"It'll be OK, Dad," she replied. "I'll just clean it up a little bit." She rubbed the disc on her belly and handed it to me. This is a pro move.

My 2-year-old declared it to be movie time. She picked a good one, cracked the DVD box open and put a number of perfect little fingerprints on the disc.

I tried to explain the best way to hold the disc to avoid this, demonstrating a crab-claw like grip on the outside edge and inner hole. She rolled her eyes.

"The movie won't work correctly if there are fingerprints all over it," I said.

"It'll be OK, Dad," she replied. "I'll just clean it up a little bit." She rubbed the disc on her belly and handed it to me. This is a pro move.

"You know, when you are older, we probably won't even have discs," I opined. "Everything will be digital. Your kids won't even know how to clean a disc on their bellies."

That something may not exist one day had not occurred to her, and she thought on it. "But they could still use their bellies to put food in," she replied.

I agreed.

Kids have fantastic opinions, and I actively seek out the opinions of mine. It's fascinating. Plus, it's cheaper and more entertaining than a movie.

One day, my 5-year-old asked what the sign was above the door in the car. I replied it was an airbag. Then I pointed out all of the airbag locations in the car.

"If you get in an accident, it triggers and explodes out into a big balloon to protect you," I said. "Isn't it crazy that someone figured out how to do this?"

"Yeah," she replied. "But you know what would be better?"

I did not.

"What if instead of balloons, pies came out," she continued. "Like, it would save you because pie is soft. Plus, it would be really funny."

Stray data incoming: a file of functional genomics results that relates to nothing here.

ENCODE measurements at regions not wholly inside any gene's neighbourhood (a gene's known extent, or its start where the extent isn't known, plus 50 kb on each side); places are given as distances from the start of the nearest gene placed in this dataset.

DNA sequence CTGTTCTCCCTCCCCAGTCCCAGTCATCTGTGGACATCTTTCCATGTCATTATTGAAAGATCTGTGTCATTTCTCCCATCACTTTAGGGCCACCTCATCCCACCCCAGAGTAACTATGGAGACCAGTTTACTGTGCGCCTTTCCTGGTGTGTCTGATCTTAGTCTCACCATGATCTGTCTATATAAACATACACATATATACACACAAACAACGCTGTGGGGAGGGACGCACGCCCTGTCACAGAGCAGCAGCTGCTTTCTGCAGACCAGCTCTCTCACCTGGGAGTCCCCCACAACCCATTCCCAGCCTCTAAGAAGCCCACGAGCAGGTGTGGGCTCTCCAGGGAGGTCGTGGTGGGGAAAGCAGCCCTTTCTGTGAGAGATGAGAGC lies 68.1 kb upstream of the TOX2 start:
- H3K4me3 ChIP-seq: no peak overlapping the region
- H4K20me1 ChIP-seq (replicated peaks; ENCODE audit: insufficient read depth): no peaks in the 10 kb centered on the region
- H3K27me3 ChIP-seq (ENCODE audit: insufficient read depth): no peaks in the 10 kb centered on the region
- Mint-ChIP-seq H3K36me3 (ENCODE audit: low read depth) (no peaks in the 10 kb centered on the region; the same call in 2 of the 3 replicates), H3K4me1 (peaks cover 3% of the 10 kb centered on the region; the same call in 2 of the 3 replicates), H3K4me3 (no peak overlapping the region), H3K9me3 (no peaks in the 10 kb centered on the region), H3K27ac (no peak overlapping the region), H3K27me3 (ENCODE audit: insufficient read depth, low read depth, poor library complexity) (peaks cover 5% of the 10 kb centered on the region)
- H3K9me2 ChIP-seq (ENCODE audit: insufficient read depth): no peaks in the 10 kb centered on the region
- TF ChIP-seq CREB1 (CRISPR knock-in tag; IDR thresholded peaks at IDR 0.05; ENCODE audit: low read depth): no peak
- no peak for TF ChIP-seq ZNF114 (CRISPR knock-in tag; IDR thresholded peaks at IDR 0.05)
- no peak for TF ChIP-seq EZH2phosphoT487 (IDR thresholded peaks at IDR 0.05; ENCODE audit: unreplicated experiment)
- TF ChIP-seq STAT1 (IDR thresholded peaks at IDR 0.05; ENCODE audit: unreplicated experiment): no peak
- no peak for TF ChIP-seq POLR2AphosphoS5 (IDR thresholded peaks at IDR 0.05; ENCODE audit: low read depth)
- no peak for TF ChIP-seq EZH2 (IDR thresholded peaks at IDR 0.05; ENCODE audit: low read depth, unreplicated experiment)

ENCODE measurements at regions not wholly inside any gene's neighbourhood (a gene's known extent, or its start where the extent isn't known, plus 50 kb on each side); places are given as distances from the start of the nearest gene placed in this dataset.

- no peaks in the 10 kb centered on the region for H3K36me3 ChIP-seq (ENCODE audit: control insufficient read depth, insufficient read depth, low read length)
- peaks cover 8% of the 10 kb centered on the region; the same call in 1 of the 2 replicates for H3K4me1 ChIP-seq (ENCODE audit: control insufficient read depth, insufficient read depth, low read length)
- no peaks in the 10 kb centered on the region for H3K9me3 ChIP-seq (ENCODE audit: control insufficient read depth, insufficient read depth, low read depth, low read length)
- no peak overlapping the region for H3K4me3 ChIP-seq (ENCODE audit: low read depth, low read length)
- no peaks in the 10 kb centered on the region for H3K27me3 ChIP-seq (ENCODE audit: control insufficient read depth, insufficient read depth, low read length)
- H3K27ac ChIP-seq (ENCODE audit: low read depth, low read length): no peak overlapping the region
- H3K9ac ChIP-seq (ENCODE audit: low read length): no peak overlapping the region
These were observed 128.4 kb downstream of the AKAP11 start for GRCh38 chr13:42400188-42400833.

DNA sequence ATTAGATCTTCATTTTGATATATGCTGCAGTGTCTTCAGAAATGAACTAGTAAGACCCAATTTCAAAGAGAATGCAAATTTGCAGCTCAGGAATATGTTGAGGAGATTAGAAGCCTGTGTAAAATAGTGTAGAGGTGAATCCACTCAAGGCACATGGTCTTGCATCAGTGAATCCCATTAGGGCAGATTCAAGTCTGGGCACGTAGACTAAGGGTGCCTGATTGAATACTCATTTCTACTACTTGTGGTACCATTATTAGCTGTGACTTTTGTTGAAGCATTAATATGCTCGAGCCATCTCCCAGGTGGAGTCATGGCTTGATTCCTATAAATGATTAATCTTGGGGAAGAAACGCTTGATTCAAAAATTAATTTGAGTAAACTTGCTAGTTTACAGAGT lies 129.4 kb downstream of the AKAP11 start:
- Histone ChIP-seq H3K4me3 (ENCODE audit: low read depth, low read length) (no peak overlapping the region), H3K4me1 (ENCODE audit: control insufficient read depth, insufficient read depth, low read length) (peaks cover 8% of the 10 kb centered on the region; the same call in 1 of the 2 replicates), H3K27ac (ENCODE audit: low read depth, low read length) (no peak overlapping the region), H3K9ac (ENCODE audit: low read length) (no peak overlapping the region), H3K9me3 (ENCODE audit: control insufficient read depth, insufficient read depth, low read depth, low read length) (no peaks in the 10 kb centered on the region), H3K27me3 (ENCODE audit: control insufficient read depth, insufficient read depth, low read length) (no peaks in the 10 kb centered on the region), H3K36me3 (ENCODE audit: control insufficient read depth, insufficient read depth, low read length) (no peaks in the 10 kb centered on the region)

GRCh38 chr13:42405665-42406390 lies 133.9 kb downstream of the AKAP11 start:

I considered this.

"Plus, you could eat the pie, too. This would make you feel better after the accident," she added.

We agreed she had come up with a "million dollar" idea, and I promised to talk to our mechanic posthaste.

There is no shortage of great ideas in our home. Like, if our beds had motors in them, then we could drive around the house and wouldn't have to get out of bed.

Or if we replaced all the floors with trampolines, we could bounce everywhere. One day, my oldest told me that if you used two pencils at once, you could do twice the amount of work.

"Where do you come up with all of these great ideas?" I asked.

My 5-year-old shrugged and admitted, in her own way, that genius can't be produced, it just is.

Her little sister, on the other hand, pointed to her head and then her belly. "Sometimes it comes from here, sometimes from here," she said.

"You are very wise," I replied.

"Yeah," she agreed. "But I'm also a princess, sometimes."

David Manley is an editor at The Canton Repository. Share your stories with him at david.manley@cantonrep.com. On Twitter: @DaveManley